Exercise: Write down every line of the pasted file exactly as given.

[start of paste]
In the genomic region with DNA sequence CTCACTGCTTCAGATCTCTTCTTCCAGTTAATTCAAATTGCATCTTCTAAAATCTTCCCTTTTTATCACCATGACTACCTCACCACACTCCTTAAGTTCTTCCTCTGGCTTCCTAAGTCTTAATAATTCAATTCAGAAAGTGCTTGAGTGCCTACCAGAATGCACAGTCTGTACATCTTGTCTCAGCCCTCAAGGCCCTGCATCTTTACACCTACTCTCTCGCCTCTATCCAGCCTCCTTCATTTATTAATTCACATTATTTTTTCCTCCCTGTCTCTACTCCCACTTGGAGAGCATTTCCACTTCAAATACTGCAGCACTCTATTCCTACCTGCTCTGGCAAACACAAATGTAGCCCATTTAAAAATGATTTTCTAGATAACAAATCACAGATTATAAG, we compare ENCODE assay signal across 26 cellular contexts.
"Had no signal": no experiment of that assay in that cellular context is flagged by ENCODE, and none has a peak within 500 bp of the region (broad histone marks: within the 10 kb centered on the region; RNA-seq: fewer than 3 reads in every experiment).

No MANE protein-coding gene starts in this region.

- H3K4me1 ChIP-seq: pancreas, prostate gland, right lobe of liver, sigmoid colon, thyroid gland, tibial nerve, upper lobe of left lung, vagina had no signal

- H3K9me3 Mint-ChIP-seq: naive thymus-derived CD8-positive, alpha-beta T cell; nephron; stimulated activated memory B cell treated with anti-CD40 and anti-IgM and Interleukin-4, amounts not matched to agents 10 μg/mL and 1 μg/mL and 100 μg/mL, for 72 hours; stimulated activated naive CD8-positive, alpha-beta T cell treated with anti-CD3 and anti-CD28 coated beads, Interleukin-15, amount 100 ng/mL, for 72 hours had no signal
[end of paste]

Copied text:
In the genomic region with DNA sequence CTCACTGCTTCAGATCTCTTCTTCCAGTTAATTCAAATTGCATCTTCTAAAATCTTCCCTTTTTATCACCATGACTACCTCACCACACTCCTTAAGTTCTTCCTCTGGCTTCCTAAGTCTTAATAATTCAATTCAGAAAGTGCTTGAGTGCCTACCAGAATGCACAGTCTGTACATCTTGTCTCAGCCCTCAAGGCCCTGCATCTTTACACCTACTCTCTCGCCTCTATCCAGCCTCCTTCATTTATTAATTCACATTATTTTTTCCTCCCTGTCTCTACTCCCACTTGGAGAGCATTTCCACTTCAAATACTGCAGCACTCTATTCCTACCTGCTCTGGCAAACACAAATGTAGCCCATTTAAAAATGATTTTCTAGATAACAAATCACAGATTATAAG, we compare ENCODE assay signal across 26 cellular contexts.
"Had no signal": no experiment of that assay in that cellular context is flagged by ENCODE, and none has a peak within 500 bp of the region (broad histone marks: within the 10 kb centered on the region; RNA-seq: fewer than 3 reads in every experiment).

No MANE protein-coding gene starts in this region.

- H3K4me1 ChIP-seq: pancreas, prostate gland, right lobe of liver, sigmoid colon, thyroid gland, tibial nerve, upper lobe of left lung, vagina had no signal

- H3K9me3 Mint-ChIP-seq: naive thymus-derived CD8-positive, alpha-beta T cell; nephron; stimulated activated memory B cell treated with anti-CD40 and anti-IgM and Interleukin-4, amounts not matched to agents 10 μg/mL and 1 μg/mL and 100 μg/mL, for 72 hours; stimulated activated naive CD8-positive, alpha-beta T cell treated with anti-CD3 and anti-CD28 coated beads, Interleukin-15, amount 100 ng/mL, for 72 hours had no signal